Dissociative Identity Disorder
as a "Not to Know Strategy"

by Mona Barbera, Ph.D.

Amorpha^S.W.: Mona Barbera? Wasn't she one of the people who did 'Scooby-Doo' and 'The Jetsons'?
Jay: I always wished I lived in the 1950s future.

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We were asked what we thought of this article. Here is our response:

In the September/October 1999 issue of the ISSD (International Society for the Study of Dissociation) newsletter, ISSD president Peter Barach

John: He used to get panned all to heck on a.s.d. you know. Few people trusted him. He used to come in there and write these... patronizing screeds, offending the heck out of most people in there.

lists 10 changes in the treatment of DID that have occurred in the past 10 years. Number 3 is "Focusing on the dissociative patient as a whole."

John: What's number two?
Molly: HEeeeyyy... be nice now
John: Why?
Jay: Remember, we're not real people -- just split-up parts of a self-centered spoiled brat who never learned to grow up and cope. Right.

He writes, "Along these lines, I have found that referring to DID as the 'not to know strategy'

Jay: I think she got this from the concept of "need to know items" in business and the military. In other words, there are things you don't talk about to people who don't need to know them.

Andy: I suppose she thinks she's being witty and clever to make fun of people's lives with this... rubbish.

can facilitate this shift in focus."

Amorpha^Ruka: Oh, indeed! Calling it 'Dissociative Identity Disorder' is an excellent way for therapists and researchers to block from their consciousness whatever vague awareness of our quality as individual persons may have been from time to time squirming in their heads. Oh, I'm sorry-- you were talking about the patients?

Some of my patients and I like this

Jay: And some people like bashing themselves over the head with large bricks.
Andy: Probably on Positively Plural.
John: Because ALL we multiples LOVE S&M!
Andy: No, I mean the same people who like to read Positively are the ones who enjoy bashing themselves over the head with large bricks.

and find it useful in treatment because it is non-pathological, describing a strategy rather than a disorder.

Andy: The very fact that you've got patients in therapy FOR multiple personality defines it as a disorder.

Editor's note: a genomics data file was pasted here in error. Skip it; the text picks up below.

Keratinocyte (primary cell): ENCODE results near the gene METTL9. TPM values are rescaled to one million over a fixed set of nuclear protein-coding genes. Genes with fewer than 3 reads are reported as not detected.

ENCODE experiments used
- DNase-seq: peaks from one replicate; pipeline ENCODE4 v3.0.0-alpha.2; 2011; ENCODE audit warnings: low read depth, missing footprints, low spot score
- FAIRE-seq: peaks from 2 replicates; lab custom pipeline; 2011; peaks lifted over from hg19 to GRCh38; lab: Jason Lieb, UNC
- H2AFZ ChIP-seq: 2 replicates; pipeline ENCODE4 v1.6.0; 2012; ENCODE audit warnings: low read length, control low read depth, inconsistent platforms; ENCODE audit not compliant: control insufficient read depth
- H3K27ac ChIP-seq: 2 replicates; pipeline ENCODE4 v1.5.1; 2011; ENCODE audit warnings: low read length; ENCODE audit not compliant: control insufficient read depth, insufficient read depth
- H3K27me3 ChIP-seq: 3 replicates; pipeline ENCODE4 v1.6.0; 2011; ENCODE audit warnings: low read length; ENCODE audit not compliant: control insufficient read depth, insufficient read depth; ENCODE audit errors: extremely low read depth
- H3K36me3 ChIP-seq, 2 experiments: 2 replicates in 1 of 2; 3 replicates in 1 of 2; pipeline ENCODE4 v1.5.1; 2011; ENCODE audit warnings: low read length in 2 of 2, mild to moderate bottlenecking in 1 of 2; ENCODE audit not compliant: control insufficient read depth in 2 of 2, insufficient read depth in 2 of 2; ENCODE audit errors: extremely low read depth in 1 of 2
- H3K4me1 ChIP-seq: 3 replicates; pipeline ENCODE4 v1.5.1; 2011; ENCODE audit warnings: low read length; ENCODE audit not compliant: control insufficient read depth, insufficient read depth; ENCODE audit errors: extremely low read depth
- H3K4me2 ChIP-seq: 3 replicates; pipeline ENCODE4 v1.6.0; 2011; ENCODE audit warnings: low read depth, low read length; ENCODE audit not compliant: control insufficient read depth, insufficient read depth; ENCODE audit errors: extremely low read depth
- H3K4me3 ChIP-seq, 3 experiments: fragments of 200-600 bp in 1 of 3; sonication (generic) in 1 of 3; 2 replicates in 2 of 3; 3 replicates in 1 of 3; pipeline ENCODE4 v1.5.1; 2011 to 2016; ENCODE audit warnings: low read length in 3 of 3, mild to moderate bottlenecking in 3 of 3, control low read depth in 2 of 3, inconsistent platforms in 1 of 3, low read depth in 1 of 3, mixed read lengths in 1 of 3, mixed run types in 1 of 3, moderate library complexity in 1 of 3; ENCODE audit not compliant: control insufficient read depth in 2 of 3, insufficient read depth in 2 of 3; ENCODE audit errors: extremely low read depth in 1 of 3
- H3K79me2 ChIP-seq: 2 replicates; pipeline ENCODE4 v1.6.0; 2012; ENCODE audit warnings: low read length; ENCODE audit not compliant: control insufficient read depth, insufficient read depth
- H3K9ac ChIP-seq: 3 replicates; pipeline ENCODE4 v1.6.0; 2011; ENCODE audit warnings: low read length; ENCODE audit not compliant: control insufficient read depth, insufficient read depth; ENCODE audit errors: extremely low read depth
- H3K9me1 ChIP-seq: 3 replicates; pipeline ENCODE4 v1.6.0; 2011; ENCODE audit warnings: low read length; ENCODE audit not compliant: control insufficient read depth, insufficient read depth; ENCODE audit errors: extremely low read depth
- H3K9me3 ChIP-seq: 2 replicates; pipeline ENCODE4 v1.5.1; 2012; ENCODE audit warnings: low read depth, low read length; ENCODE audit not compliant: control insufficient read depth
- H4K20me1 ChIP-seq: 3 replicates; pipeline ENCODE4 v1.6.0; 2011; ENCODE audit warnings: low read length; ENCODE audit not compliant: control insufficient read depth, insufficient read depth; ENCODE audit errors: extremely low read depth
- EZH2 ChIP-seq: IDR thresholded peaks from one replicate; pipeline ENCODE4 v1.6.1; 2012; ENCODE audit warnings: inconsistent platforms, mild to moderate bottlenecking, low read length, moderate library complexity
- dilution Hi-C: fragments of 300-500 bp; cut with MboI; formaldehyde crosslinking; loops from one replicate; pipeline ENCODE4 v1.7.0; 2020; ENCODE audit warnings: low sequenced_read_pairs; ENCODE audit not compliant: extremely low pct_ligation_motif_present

DID in adulthood is, of course, a disorder,

Andy: Oh, but of COURSE! Mustn't forget that!

causing much difficulty and dysfunction in daily living.

Gabe: *mutters* Speak f'yourself.

It should stay in the DSM and should be treated as a psychological problem.

Andy: *blink* Has she been reading our website then?
Gabe: No, she's fighting to hold the fort against McHugh.
Andy: Bless you.
Gabe: Thank you.
Andy: But she isn't insisting multiplicity is real as opposed to not real, as McHugh would have it; she's insisting that it is a disorder. We said it should be taken out of the DSM; she insists it be kept in.
Gabe: *looks at it again* You've got a point. Well, let's give her a royal reception! Let's amaze her with it.

But the etiology of DID in childhood, engendered in experiences of abuse, suggests that it arose originally as a strategy, as a way to avoid full conscious experiencing of something intolerable.

Jay: Silence! On your faces! Dr. Wilbur comes! On your faces before the Living God!

Calling it the "not to know strategy" emphasizes the functionality of the dissociative splits.

Jay: Never forget, we're dissociative splits, not people!
John: But we're FUNCTIONAL! *zooms around in a super-suit with a big F*
Andy: *attempts splits* Uh-oh. I haven't kept in practise.

They were, in effect, a way not to know everything all at once.

Jay: You mean singlets know everything all at once? EVERYTHING??? John: Whoosh, they must be gold-plated GENIUSES. Andy: Toaster-powered geniuses, I'll wager!